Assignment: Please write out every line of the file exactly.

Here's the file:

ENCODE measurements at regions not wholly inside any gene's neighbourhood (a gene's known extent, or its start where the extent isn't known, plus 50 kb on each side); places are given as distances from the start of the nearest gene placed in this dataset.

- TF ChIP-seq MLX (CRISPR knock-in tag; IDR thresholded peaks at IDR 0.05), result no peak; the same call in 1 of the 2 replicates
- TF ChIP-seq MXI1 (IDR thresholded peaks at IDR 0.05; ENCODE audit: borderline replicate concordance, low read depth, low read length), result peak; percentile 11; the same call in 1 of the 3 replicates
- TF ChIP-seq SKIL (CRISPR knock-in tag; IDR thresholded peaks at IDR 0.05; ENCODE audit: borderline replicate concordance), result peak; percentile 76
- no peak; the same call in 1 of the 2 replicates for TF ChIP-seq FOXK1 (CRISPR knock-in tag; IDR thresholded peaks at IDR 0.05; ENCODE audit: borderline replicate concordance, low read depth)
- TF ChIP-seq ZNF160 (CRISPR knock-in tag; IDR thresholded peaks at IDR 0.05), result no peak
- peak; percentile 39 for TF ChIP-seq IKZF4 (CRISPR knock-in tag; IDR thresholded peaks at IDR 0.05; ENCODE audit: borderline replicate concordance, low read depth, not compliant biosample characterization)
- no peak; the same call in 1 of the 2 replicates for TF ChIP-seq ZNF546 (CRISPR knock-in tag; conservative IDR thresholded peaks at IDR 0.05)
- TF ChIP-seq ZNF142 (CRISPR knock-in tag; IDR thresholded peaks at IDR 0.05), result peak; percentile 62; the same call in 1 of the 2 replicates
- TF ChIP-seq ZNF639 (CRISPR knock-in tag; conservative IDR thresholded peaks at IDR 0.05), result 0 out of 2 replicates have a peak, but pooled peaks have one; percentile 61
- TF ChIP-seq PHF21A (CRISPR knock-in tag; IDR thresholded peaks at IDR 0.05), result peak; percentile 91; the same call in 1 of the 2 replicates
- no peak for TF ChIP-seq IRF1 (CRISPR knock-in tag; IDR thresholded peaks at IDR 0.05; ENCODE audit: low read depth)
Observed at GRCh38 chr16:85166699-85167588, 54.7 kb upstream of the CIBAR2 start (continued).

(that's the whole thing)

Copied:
ENCODE measurements at regions not wholly inside any gene's neighbourhood (a gene's known extent, or its start where the extent isn't known, plus 50 kb on each side); places are given as distances from the start of the nearest gene placed in this dataset.

- TF ChIP-seq MLX (CRISPR knock-in tag; IDR thresholded peaks at IDR 0.05), result no peak; the same call in 1 of the 2 replicates
- TF ChIP-seq MXI1 (IDR thresholded peaks at IDR 0.05; ENCODE audit: borderline replicate concordance, low read depth, low read length), result peak; percentile 11; the same call in 1 of the 3 replicates
- TF ChIP-seq SKIL (CRISPR knock-in tag; IDR thresholded peaks at IDR 0.05; ENCODE audit: borderline replicate concordance), result peak; percentile 76
- no peak; the same call in 1 of the 2 replicates for TF ChIP-seq FOXK1 (CRISPR knock-in tag; IDR thresholded peaks at IDR 0.05; ENCODE audit: borderline replicate concordance, low read depth)
- TF ChIP-seq ZNF160 (CRISPR knock-in tag; IDR thresholded peaks at IDR 0.05), result no peak
- peak; percentile 39 for TF ChIP-seq IKZF4 (CRISPR knock-in tag; IDR thresholded peaks at IDR 0.05; ENCODE audit: borderline replicate concordance, low read depth, not compliant biosample characterization)
- no peak; the same call in 1 of the 2 replicates for TF ChIP-seq ZNF546 (CRISPR knock-in tag; conservative IDR thresholded peaks at IDR 0.05)
- TF ChIP-seq ZNF142 (CRISPR knock-in tag; IDR thresholded peaks at IDR 0.05), result peak; percentile 62; the same call in 1 of the 2 replicates
- TF ChIP-seq ZNF639 (CRISPR knock-in tag; conservative IDR thresholded peaks at IDR 0.05), result 0 out of 2 replicates have a peak, but pooled peaks have one; percentile 61
- TF ChIP-seq PHF21A (CRISPR knock-in tag; IDR thresholded peaks at IDR 0.05), result peak; percentile 91; the same call in 1 of the 2 replicates
- no peak for TF ChIP-seq IRF1 (CRISPR knock-in tag; IDR thresholded peaks at IDR 0.05; ENCODE audit: low read depth)
Observed at GRCh38 chr16:85166699-85167588, 54.7 kb upstream of the CIBAR2 start (continued).